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Retailers do some soul searching during ICSC show

With the buzzword “experiential” still very much the undeniable trend in retail, planners at two major shopping hubs are advising others that the best way to get customers through the doors and back in again and again is by focusing more on art and interactive experiences that feel authentic as opposed to novel but superficial marketing gimmicks.

“It’s not enough to have Instagrammable moments. It’s over,” said Chris Wink, a director at the soon-to-open Area15, a shopping and entertainment center in Las Vegas. “Not that there’s anything wrong with the Museum of Ice Cream, but we have to think beyond that because I think it’s going to be running its course.”

He added, “It’s not just a cherry on a funny photo booth. It’s getting real artists, real entertainment to come in and create something soulful.” Wink was speaking at a panel called “Getting Retailtainment Right,” held at last week’s three-day ICSC New York Deal Making conference at the Javits Center.

While each of the other panelists cringed slightly when using the word “retailtainment,” they acknowledged that the concept isn’t a new one, but one that’s been tried, albeit unsuccessfully in the past.

“It’s not just a juggler in the food court,” said Wink. “That didn’t work.” Instead, he said entertainment and art need to be front and center. “People aren’t going to go out of their doors for retail and Instagrammable moments. They’re not going to drive somewhere for that.”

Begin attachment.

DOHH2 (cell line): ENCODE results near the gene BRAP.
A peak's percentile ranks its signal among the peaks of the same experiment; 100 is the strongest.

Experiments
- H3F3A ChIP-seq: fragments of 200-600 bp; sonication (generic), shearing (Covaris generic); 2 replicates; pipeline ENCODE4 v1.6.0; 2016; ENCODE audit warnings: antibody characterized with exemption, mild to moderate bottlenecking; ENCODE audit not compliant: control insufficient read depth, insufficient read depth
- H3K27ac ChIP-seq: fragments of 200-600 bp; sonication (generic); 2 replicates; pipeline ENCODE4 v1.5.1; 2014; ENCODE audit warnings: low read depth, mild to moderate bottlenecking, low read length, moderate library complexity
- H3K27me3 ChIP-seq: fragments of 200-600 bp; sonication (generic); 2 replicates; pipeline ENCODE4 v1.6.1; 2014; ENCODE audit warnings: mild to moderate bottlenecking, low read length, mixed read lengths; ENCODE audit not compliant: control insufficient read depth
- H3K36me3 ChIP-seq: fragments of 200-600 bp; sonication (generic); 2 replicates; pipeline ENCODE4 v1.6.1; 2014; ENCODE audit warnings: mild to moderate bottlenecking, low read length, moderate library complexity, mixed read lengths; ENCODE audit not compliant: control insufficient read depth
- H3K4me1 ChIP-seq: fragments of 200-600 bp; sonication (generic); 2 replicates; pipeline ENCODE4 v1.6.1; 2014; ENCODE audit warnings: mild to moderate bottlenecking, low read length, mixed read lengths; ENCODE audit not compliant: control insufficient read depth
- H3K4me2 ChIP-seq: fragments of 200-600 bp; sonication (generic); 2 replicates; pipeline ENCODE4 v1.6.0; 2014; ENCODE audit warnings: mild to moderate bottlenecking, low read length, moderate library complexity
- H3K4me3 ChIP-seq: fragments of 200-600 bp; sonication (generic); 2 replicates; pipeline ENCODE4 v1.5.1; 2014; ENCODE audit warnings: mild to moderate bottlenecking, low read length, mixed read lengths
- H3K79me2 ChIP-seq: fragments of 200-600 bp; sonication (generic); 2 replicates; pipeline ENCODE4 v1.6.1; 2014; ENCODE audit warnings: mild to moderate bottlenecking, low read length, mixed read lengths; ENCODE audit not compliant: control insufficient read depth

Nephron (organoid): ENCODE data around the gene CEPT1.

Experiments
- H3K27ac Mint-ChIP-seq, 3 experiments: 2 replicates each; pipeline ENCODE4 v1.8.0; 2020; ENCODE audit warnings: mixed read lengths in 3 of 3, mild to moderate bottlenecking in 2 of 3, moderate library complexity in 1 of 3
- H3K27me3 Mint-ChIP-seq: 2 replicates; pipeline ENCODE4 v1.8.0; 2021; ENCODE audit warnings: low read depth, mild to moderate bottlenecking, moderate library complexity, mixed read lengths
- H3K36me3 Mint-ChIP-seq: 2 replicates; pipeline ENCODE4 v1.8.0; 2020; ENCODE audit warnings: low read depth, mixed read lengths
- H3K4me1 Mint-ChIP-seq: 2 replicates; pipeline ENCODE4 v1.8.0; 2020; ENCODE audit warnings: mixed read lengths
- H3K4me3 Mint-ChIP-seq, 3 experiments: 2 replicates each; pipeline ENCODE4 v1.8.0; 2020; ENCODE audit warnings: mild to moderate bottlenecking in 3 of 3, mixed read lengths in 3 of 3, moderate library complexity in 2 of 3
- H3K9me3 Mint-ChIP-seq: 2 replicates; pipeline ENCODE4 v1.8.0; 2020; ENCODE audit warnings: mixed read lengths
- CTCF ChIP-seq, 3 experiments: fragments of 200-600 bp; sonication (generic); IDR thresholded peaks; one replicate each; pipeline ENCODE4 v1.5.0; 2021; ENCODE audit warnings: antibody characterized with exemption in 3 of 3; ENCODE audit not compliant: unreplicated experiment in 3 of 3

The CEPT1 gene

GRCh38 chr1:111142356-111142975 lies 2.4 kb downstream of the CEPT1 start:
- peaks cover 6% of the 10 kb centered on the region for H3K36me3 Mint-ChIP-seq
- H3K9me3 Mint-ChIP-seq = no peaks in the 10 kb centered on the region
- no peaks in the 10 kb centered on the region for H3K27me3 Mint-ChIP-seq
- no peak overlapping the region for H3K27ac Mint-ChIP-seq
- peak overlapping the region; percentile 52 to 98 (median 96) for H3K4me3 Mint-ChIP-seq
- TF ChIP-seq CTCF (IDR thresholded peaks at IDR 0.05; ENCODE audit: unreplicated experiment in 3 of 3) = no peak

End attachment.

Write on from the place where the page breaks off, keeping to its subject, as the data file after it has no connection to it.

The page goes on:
Moderated by Erica Boeke, founder of Liberty & Co, the panel also imparted advice from Fiona Kyle, vice president of events and production at Westfield World Trade Center.

Erica Boeke, Chris Wink and Fiona Kyle

At the upscale Westfield, there are currently holiday pop-up shops, a concierge service, and noted Kyle, ongoing revolving art installations, which have been a big draw, especially when they encourage public participation.

Meanwhile, at Area15, an anchor tenant is Meow Wolf, a self-described “arts collective” that creates art installations, music productions and funhouse-type experiences like a mystery house it launched in 2016 with the support of “Game of Thrones” creator George R.R. Martin (pictured top). Area15 will also have revolving art installations alongside regular retail.

Asked about finding the right balance between arts/entertainment and retail, Kyle said it’s an evolving equation.

“The dynamic is changing. The environment is about carving out intentional space,” she said. “It’s respectful of retail and it’s actually benefitting retail.”

Kyle added that consistency is also important for customers while at the same time offering something new to keep them surprised.

Michelangelo’s Sistine Chapel exhibition at the Oculus at Westfield World Trade Center 

One of Westfield’s most popular installations, she recalled, was an opportunity that allowed each visitor to paint a single spot, curated by an artist.

“It had to be the right kind of spot, but it was fascinating to watch it grow,” said Kyle. She added, “We try to stay away from anything people can’t get close to, that you would need 17 security guards for because it’s so valuable. Leave that to a museum. It’s nice, too, but keep it where people can participate. That’s the sweet spot.”

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